Multiple reasons cause vulnerability of students in the US to drop out of colleges and universities. The reasons are psychological, material, and social. Most students fail to develop a sense of belonging to the entire education system, feel rejected and unable to adjust to the usual academic challenges associated with life in college. Belongingness is critical in determining the success of students in college and their retention rates. Nonetheless, the sense of being part of the education process is often elusive for some students in the USA. Part-time students are the most likely to withdraw from their classrooms and eventually drop out altogether (O'Keeffe 607). Though education centers should adopt a system that creates a supportive and conducive environment for the learners to belong, it is arguable that the students themselves have to have first an accommodative mindset and motivation to complete their education.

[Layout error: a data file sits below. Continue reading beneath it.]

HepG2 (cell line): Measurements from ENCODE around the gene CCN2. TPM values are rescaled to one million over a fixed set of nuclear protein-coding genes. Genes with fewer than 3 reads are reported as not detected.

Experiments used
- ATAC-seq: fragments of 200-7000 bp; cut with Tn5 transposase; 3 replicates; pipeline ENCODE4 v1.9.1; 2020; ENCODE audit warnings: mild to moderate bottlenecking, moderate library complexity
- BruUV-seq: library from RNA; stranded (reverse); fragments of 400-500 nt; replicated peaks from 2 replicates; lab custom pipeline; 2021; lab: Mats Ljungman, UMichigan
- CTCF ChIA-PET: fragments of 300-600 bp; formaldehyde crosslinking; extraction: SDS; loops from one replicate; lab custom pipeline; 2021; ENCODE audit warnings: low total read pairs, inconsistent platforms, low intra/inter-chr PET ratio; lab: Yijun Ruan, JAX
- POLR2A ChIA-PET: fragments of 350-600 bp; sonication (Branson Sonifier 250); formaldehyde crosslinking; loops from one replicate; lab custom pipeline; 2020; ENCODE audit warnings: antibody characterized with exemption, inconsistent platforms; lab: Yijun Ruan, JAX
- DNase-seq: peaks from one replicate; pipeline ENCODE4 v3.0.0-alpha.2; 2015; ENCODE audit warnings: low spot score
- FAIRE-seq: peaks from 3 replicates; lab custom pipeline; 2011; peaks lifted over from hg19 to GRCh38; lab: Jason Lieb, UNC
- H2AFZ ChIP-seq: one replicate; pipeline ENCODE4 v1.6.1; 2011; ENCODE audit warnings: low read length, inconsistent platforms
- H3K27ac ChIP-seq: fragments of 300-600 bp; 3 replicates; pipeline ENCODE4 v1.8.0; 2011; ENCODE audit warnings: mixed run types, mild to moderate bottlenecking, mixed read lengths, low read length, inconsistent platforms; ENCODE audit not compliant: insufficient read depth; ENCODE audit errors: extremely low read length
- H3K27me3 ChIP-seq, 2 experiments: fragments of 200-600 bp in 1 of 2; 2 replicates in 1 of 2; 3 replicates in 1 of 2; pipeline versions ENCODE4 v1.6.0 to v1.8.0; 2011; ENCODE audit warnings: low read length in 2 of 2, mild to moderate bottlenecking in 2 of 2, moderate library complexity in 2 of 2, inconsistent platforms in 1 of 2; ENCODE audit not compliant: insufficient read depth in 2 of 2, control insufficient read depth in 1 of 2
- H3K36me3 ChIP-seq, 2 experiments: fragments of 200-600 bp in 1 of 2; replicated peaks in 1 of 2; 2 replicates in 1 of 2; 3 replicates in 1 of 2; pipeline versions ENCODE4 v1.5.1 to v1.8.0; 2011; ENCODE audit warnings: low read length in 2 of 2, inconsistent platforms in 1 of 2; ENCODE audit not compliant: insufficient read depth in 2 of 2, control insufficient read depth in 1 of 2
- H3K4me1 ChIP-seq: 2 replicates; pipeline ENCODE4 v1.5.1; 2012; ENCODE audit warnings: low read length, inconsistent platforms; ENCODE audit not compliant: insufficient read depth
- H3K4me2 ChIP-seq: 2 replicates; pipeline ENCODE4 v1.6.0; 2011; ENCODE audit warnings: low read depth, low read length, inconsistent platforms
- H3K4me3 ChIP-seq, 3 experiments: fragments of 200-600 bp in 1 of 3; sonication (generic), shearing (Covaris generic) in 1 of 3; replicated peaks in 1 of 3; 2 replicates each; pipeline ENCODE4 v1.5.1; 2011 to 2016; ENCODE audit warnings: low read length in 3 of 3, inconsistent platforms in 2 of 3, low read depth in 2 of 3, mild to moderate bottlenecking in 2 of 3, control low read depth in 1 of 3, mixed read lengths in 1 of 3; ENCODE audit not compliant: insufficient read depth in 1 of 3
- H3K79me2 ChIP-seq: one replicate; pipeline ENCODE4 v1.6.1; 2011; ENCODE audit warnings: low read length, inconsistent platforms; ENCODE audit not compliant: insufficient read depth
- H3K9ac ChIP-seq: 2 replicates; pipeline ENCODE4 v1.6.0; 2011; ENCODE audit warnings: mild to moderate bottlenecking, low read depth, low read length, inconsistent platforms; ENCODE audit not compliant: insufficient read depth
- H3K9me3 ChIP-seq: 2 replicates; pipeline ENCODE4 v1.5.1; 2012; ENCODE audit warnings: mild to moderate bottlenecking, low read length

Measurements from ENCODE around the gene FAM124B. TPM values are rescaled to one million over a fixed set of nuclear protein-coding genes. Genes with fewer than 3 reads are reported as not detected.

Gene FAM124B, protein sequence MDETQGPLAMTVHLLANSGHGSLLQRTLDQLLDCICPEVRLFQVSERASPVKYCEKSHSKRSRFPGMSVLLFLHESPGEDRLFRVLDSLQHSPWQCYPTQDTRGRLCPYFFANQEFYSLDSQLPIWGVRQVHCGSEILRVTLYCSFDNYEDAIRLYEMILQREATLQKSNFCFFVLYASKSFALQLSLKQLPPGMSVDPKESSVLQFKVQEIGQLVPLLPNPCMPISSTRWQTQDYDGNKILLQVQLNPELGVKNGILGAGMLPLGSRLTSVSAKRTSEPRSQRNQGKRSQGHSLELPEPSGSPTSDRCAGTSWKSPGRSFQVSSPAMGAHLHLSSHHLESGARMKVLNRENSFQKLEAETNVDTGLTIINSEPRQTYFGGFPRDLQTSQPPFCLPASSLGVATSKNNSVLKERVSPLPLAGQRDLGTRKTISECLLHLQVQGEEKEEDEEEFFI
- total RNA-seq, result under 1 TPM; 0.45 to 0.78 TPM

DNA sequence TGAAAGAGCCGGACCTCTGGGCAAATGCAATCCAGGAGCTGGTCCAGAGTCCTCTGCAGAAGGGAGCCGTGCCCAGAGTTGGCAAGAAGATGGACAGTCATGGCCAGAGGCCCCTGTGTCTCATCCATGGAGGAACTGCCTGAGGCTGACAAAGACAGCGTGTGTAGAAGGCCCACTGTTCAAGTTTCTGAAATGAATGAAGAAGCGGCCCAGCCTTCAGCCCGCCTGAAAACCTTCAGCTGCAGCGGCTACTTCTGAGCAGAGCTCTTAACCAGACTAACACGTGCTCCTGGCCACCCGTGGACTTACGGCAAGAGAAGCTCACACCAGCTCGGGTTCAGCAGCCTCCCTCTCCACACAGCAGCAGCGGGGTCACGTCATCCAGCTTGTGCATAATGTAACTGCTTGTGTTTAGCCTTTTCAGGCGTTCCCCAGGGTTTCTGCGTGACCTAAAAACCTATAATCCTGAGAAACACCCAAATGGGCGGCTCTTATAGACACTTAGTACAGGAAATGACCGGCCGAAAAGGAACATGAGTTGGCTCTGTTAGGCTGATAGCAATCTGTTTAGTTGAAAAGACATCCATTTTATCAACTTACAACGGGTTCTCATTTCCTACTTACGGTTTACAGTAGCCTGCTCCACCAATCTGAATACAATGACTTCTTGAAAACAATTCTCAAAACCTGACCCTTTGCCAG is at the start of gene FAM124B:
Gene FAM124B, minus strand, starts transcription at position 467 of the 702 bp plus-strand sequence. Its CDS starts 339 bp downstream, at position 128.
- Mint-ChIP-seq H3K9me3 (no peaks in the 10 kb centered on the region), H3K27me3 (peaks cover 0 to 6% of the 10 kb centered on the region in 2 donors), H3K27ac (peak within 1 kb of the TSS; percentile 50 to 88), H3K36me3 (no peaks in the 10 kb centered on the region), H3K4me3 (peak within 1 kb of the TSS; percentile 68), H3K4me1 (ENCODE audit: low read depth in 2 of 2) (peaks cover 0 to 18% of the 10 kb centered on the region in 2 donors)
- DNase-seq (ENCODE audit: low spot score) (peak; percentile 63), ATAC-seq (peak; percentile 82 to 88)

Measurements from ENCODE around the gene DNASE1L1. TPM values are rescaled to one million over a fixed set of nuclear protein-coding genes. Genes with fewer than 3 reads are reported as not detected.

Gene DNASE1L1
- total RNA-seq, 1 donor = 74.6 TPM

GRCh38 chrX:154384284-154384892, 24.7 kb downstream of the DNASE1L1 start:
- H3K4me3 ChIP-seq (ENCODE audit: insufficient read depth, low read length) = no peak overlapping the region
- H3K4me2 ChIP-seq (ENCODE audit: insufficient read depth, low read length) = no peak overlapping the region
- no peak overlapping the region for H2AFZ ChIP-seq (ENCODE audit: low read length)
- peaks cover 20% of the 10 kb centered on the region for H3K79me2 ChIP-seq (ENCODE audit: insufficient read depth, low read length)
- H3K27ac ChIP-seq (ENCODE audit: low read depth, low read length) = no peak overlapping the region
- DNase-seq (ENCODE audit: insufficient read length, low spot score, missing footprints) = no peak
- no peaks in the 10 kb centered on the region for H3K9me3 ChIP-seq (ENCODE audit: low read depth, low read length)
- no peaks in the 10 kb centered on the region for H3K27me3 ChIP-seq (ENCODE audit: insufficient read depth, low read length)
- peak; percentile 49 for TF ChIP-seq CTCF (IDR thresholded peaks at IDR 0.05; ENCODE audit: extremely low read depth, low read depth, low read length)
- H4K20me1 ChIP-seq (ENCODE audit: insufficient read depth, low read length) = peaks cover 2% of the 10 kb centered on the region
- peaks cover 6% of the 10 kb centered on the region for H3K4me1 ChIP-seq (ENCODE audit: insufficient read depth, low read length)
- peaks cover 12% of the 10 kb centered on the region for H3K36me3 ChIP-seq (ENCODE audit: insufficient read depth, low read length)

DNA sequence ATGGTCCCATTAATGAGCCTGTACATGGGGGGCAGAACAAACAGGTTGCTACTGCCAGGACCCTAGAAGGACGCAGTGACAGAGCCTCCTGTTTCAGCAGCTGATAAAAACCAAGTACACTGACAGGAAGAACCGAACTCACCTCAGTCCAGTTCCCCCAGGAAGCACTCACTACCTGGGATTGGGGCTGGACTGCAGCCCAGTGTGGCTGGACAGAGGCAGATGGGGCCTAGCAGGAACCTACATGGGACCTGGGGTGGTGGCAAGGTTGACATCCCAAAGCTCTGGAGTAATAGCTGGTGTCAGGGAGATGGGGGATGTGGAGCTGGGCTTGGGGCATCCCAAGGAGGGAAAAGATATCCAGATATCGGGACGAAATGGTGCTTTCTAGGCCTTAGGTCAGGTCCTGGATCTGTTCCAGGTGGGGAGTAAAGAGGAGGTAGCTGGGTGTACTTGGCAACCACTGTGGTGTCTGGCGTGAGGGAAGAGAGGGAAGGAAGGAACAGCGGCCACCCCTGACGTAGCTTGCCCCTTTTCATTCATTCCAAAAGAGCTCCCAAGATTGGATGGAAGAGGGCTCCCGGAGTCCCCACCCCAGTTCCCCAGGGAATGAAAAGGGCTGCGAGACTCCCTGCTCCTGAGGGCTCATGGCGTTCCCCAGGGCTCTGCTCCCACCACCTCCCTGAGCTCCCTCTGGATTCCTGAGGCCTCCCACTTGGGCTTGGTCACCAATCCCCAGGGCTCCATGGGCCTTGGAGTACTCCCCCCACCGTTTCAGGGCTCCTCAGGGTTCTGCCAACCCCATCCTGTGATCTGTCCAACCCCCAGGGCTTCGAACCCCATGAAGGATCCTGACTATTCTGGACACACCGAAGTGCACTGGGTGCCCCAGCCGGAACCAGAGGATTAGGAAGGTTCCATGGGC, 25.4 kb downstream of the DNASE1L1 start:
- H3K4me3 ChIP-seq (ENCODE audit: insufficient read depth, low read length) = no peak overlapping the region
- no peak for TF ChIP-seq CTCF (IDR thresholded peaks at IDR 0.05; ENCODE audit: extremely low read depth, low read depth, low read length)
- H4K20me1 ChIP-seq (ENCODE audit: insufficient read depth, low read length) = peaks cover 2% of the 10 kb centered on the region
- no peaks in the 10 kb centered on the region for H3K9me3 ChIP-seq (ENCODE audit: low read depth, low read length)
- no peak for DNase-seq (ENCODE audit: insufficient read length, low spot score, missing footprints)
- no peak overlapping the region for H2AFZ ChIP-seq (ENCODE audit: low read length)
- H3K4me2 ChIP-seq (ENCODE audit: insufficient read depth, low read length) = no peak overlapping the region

The academic achievements of parents is also a factor that predisposes students to attrition. Statistics show that first-generation students- students who are the first in their family line to register for a higher education are at high risk of dropouts (O'Keeffe 606). Thy lack a figurehead emulate hence lack the fundamental motivation necessary in overcoming the challenges of studies.
The idea that college dropouts make enough money to stain them creates an illusion that not completing a degree is not necessarily an indication of financial failure in the future. College and university dropouts do not adequately develop the sense of self-motivation or do not establish stronger social networks. These attributes are not only important in career development but also in professional success.
Effects of Increased Student Attrition the United States of America